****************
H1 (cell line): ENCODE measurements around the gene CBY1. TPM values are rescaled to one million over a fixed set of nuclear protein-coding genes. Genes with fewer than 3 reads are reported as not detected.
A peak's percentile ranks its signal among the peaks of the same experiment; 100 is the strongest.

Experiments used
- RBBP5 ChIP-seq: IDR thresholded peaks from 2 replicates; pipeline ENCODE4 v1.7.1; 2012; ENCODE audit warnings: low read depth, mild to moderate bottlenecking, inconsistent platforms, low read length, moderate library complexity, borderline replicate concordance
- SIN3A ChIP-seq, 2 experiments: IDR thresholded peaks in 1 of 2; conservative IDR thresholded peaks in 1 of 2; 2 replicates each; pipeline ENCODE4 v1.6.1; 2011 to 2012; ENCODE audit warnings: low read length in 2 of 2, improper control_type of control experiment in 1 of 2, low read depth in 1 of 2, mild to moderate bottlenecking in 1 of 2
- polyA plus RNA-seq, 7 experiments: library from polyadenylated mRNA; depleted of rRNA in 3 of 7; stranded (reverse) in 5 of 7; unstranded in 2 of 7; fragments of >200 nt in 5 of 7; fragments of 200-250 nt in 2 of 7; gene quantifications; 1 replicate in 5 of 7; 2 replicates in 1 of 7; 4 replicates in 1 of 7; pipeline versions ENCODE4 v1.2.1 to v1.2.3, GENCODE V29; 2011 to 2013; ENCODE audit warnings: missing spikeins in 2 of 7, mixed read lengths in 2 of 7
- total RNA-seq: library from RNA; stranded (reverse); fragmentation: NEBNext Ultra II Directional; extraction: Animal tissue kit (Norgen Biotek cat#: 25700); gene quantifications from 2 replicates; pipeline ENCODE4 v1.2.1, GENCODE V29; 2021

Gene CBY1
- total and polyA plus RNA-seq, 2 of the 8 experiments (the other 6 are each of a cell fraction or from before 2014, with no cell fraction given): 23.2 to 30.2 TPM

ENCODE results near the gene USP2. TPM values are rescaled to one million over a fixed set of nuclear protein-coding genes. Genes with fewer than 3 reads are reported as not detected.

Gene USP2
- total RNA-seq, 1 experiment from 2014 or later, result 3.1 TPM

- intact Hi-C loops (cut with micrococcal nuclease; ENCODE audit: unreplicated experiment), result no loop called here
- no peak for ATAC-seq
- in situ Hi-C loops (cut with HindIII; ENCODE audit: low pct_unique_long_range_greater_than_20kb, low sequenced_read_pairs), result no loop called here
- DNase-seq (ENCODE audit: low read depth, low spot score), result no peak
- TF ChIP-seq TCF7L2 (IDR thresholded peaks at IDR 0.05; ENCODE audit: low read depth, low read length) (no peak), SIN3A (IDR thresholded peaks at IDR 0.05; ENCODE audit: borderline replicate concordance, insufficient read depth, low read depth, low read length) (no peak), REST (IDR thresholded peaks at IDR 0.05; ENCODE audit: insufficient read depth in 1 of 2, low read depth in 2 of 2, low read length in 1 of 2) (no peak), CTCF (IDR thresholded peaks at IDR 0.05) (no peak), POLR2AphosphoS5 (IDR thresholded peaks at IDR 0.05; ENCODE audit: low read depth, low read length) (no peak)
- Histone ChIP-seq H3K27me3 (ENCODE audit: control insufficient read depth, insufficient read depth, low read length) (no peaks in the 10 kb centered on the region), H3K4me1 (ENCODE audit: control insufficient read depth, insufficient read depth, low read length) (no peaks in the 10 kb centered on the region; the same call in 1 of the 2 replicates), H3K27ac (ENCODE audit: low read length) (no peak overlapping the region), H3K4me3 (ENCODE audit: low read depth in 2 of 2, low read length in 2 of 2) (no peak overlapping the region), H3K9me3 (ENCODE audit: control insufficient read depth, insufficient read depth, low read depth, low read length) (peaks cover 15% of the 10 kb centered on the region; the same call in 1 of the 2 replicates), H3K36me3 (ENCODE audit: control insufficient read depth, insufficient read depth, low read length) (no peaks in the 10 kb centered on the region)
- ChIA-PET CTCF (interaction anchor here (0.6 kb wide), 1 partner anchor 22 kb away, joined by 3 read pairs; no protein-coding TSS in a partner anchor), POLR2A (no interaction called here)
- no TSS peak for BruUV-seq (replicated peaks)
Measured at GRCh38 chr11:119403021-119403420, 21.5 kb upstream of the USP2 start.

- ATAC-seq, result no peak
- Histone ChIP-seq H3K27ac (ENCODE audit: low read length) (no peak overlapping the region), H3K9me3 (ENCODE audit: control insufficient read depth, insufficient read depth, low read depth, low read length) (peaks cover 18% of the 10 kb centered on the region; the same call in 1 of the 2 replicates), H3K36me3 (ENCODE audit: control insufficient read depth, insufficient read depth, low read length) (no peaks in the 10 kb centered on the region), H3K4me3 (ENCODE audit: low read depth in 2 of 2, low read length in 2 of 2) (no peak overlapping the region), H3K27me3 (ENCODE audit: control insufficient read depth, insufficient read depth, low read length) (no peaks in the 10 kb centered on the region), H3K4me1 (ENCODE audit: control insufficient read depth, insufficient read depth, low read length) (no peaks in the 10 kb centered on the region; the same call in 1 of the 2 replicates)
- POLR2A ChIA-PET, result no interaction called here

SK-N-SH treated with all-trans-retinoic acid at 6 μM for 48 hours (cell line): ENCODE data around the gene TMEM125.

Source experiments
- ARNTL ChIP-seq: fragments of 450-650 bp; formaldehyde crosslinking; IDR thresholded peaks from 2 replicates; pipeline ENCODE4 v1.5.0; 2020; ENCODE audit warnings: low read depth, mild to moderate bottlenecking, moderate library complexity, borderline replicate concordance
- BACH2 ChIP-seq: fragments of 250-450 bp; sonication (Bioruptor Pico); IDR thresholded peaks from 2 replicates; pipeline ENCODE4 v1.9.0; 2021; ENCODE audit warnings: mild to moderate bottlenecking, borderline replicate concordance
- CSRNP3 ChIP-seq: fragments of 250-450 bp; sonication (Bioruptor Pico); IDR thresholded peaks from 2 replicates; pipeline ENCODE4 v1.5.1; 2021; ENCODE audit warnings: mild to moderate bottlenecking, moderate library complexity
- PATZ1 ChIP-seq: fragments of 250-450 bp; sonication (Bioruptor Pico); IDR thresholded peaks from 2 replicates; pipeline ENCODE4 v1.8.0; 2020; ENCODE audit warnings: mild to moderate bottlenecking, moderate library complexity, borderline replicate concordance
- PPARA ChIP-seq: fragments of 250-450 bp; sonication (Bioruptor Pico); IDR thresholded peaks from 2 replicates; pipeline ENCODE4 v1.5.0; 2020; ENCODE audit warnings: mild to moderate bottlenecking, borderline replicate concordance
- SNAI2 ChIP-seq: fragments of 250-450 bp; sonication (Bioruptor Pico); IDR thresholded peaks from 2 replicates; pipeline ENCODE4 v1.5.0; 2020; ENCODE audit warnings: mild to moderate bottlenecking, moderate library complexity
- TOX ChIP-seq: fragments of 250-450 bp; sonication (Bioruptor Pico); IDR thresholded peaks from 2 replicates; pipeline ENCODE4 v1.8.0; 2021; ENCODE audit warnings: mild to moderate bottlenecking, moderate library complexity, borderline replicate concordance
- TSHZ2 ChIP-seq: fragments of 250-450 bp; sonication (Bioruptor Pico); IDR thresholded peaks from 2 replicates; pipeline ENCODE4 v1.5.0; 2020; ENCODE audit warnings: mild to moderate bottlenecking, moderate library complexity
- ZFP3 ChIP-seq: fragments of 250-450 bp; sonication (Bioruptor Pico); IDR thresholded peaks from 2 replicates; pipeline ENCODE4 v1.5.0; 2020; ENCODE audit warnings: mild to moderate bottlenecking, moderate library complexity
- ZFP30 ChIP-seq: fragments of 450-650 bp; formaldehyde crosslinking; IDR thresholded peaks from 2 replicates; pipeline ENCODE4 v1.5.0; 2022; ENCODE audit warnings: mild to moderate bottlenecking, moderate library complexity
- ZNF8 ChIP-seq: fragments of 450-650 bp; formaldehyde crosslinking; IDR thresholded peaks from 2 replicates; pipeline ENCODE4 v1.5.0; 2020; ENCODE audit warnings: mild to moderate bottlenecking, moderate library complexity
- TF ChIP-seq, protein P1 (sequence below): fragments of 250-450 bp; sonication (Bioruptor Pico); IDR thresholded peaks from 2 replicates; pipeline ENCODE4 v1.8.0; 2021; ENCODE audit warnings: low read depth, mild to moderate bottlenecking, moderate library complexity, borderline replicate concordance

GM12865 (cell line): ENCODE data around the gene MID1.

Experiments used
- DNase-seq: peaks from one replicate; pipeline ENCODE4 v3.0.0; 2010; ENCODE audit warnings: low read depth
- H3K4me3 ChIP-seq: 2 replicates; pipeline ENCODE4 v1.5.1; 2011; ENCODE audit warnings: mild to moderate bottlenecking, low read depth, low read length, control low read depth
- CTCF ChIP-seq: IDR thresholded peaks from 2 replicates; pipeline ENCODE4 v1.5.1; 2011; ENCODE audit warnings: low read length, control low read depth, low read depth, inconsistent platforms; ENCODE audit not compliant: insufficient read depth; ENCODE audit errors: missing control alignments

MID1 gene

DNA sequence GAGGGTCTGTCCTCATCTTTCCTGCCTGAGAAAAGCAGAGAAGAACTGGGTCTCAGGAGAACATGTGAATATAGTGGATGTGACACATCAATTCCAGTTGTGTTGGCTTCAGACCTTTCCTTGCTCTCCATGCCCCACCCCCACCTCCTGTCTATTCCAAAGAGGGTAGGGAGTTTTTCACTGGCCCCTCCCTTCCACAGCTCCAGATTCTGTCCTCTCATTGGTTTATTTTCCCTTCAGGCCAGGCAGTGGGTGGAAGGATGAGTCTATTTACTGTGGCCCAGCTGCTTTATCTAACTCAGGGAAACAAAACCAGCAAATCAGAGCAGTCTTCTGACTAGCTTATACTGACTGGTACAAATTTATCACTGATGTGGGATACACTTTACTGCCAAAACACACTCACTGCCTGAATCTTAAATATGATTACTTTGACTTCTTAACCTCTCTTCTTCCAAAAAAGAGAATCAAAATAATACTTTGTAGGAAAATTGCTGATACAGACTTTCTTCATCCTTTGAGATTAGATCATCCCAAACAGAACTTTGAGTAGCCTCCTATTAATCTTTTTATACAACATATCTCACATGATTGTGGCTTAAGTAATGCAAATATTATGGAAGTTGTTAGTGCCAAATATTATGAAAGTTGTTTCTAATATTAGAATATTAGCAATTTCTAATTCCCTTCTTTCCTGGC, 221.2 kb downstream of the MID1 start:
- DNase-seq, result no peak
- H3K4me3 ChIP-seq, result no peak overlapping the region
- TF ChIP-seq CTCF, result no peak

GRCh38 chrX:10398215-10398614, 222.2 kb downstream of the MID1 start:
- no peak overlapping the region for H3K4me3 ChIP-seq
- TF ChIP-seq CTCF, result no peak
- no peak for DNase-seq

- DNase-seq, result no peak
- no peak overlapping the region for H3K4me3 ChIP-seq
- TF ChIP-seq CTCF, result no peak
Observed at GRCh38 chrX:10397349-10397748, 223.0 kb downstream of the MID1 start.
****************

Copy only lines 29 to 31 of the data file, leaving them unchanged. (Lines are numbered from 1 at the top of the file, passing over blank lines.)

- CSRNP3 ChIP-seq: fragments of 250-450 bp; sonication (Bioruptor Pico); IDR thresholded peaks from 2 replicates; pipeline ENCODE4 v1.5.1; 2021; ENCODE audit warnings: mild to moderate bottlenecking, moderate library complexity
- PATZ1 ChIP-seq: fragments of 250-450 bp; sonication (Bioruptor Pico); IDR thresholded peaks from 2 replicates; pipeline ENCODE4 v1.8.0; 2020; ENCODE audit warnings: mild to moderate bottlenecking, moderate library complexity, borderline replicate concordance
- PPARA ChIP-seq: fragments of 250-450 bp; sonication (Bioruptor Pico); IDR thresholded peaks from 2 replicates; pipeline ENCODE4 v1.5.0; 2020; ENCODE audit warnings: mild to moderate bottlenecking, borderline replicate concordance